From the shadows of a pandemic, a new sport has emerged in the North Allegheny School District, as well as the state of Pennsylvania. On Wednesday night, the North Allegheny School Board approved the addition of a girls’ wrestling program.
North Allegheny will be the trailblazers on the western side of the state, becoming the first school in the WPIAL to create such a program. NA will join three other schools on the eastern side of PA, including Easton, J.P. McCaskey and Executive Education Academy, as the first to boast a girls’ wrestling team in Pennsylvania.
“We’re very excited to add women’s wrestling to the number of programs that we have here at North Allegheny,” said North Allegheny Athletic Director Bob Bozzuto. “We believe it will be very beneficial to our female student athletes.”
Dan Heckert, who is also an assistant coach for the NA boys’ wrestling team, will be the first head coach in the history of the girls’ wrestling program as well as the first head girls’ wrestling head coach in Pennsylvania.
“It’s a trendsetting moment for North Allegheny to be on the cutting edge, to say we’re not waiting for someone else to do it. We’re going to do it and do it successfully,” said coach Heckert.
While a girls wrestling team is a brand-new venture, it is not completely foreign to North Allegheny. The NA wrestling team has already had girls competing on the boys’ team in recent years, including Massima Curry who finished seventh at the 2019 MyHouse Girls State Wrestling Tournament as a sophomore. That same year, Curry was a Cadet Fargo National Qualifier and went 2-2 at nationals.
With female wrestlers like Curry, a two-year letter winner, already in the fold, the goal is to build a roster of approximately six to eight wrestlers for the team’s inaugural season.
“The (girls) are extremely excited and, in fact, they’re the ones that drove this,” said Heckert. “It was their desire to compete against girls and have their team, that we did this. If it wouldn’t have been for those girls, I don’t know that we’d be in this situation.”
The push for a girls’ wrestling program in Pennsylvania has been spearheaded by Sanction PA and Brooke Zumas, an assistant wrestling coach at Parkland High School and the chairperson of Sanction PA. Additionally, the Wrestle Like a Girl organization has played a pivotal role in the growing momentum of girls wrestling across the country at the high school and collegiate level.
Heckert and the Sanction PA Taskforce, began meeting in early March. Dealing with the challenges presented due to COVID-19 across the state, many of those meetings were done virtually by the taskforce but it did not prevent schools like North Allegheny from accomplishing their goals.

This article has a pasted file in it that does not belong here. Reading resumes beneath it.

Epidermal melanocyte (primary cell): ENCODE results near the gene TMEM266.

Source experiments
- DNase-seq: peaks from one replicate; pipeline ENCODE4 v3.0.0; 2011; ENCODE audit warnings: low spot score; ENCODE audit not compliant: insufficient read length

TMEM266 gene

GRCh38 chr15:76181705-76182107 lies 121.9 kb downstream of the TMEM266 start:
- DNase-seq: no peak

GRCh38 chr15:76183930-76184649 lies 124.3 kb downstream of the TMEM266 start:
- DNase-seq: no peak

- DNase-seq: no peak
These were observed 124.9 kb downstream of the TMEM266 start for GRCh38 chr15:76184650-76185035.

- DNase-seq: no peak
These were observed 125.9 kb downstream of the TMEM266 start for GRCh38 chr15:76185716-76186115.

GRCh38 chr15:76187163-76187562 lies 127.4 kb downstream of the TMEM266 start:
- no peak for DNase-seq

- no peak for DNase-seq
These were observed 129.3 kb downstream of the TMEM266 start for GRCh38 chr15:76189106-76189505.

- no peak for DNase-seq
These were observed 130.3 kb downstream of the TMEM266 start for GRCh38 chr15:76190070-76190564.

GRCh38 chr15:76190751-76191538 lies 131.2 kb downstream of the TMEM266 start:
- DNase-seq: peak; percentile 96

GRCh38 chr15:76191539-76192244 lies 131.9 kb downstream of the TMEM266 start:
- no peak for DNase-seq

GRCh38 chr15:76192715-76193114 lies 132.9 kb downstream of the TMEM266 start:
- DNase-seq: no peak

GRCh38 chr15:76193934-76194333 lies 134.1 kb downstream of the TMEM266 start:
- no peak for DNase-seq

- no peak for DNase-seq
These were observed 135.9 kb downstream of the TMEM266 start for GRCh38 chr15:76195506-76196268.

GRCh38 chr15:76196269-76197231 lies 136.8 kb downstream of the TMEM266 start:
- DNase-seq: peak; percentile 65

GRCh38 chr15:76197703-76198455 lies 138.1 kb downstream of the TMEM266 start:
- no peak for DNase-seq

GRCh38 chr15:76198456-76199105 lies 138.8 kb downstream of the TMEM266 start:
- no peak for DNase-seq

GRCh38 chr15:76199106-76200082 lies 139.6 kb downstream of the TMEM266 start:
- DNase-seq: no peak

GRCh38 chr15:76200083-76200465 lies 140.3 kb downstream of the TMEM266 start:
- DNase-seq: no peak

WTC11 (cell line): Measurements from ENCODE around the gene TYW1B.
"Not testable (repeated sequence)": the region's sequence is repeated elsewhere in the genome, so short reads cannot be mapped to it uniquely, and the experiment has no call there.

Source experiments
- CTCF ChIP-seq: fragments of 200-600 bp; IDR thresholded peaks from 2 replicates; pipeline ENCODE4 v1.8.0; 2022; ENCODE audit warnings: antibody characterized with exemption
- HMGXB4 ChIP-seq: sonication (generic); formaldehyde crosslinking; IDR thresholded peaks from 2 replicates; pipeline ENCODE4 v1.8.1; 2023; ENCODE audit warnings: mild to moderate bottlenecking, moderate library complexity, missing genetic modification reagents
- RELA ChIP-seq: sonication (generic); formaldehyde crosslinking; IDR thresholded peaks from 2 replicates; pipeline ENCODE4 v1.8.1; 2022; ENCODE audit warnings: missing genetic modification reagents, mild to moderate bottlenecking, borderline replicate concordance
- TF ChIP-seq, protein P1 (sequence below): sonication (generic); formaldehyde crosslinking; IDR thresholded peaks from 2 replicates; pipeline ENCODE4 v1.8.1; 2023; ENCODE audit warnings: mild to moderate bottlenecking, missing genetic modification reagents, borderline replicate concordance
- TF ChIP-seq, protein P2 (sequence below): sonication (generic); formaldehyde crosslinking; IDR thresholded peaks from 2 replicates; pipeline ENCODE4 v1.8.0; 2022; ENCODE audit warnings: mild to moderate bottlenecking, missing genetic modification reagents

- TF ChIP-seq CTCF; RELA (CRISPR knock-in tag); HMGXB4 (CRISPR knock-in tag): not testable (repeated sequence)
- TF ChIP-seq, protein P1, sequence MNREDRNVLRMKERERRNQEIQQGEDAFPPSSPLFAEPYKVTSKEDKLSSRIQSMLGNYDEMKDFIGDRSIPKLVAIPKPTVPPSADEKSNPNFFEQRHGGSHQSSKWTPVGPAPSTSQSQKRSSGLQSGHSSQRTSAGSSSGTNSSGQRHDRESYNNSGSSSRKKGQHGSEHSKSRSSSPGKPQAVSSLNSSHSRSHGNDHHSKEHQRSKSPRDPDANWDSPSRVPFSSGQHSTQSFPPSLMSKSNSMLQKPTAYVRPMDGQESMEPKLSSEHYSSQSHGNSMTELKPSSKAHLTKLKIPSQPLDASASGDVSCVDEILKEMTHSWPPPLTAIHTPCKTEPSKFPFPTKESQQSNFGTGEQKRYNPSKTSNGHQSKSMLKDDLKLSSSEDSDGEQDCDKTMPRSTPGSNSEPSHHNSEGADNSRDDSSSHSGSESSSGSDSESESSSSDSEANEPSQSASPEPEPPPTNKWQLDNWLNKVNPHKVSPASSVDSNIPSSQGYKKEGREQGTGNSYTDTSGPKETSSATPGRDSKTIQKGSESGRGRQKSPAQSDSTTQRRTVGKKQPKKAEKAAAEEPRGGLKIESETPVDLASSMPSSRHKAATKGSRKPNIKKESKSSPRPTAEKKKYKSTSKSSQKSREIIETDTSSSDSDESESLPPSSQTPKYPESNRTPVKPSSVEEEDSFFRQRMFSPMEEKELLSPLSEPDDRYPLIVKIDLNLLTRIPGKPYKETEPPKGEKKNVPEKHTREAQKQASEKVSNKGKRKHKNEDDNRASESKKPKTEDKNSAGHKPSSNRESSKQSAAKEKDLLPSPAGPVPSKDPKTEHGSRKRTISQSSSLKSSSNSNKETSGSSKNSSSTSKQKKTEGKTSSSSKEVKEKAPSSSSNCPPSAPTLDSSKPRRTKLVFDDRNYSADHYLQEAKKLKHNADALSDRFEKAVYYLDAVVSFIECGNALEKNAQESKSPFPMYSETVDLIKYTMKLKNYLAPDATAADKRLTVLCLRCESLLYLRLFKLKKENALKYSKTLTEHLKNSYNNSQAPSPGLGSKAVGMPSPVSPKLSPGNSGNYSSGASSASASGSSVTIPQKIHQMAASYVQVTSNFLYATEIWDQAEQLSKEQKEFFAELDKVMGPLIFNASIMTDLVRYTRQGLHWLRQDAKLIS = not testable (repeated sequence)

“Brooke Zumas and Wrestle Like a Girl worked together and really put together a foundation for the task force,” said Heckert. “From across all corners of the state, we’ve been meeting every week, putting competition schedules together, working on documents to help schools put proposals together and provide resources.”
Taken from the Sanction PA website, the goal of the movement is to grow opportunities for girls wrestling in Pennsylvania through cooperation with local schools and the Pennsylvania Interscholastic Athletic Association (PIAA).
The PIAA requires 100 schools with board-approved girls wrestling programs before it will officially recognize and sanction the sport. With four schools in Pennsylvania already on board, North Allegheny is a trendsetter in helping build a foundation for an immense movement in female sports.
“There are major intangibles to this girls’ program. It’s more than just wrestling,” said Heckert. “The amount of girls that are first generation college students that are wrestlers – it’s one of the highest sports out there…So there’s a great opportunity for first generation college students to get onto a college wrestling program, possibly get a scholarship and help further their education through a wrestling background.
“There’s also a self-confidence aspect. This is another opportunity to not just wrestle, but to believe in themselves and to compete.”
With prestigious tournaments like Powerade (Canon-McMillan) and Mid-Winter Mayhem (Indiana University of Pennsylvania) already boasting a girls’ division, North Allegheny will have ample opportunity to lay the groundwork for the program and pave the way for future girls’ wrestlers in the years to come.